ROMAN EMPIRE, Vabalathus, 270 AD, antoninianius


ROMAN EMPIRE, Vabalathus, 270 AD, antoninianius, 270 AD, Antioch mint, officina 5, Obverse: laureate bust R, VABALATHVS V C R IM D R, Reverse: radiate bust R, IMP C AVRELIANVS AVG, E, coin rotation, billon, 21mm, 4.35g, SR11718, XF

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Vabalathus was child king of Palmyra, a breakaway state in what is now Jordan. His mother, Zenobia, ran the affairs of the state. The Romans refused to recognize his title until Aurelian, needing peace in the East so he could make war in the west, agreed to recognize him. A few years later Aurelian changed his mind and invaded and annexed Palmyra.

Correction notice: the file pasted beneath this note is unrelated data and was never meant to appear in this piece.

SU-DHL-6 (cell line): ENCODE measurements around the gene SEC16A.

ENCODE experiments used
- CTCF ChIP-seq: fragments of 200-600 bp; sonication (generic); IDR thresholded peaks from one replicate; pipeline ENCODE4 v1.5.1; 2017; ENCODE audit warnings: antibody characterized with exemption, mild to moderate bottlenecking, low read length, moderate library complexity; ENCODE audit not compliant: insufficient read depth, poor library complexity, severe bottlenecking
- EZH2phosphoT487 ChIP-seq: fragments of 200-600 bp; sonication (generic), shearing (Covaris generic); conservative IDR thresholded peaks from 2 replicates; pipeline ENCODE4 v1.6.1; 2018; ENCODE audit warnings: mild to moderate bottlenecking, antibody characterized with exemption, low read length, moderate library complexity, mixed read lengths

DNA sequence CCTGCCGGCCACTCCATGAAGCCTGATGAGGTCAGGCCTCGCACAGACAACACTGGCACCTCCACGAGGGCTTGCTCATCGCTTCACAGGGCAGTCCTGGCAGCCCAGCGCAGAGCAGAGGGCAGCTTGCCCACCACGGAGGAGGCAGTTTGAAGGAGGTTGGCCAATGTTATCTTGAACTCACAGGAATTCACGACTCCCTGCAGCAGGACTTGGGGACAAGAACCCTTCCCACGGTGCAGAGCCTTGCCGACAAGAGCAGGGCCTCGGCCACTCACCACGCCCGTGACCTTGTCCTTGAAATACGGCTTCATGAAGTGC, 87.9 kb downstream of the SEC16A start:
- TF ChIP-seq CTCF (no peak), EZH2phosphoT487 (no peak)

The Roman Empire was a system of theoretically constrained autocracy. The Emperor was supposed to be accepted by the Senate, which was supposed to be representing the people. It became difficult to restrain the autocrats. The succession problem was never solved. Many Emperors were murdered. In the 4th century AD the Empire was split for administrative purposes into eastern and western branches, the west devolving into local kingdoms in the 5th century AD, while the eastern branch continued as what we call the Byzantine Empire until 1453.

“Ancient Coins” includes Greek and Roman coins and those of neighbors and successors, geographically from Morocco and Spain all the way to Afghanistan. Date ranges for these begin with the world’s earliest coins of the 8th century BC to, in an extreme case, the end of Byzantine Empire, 1453 AD.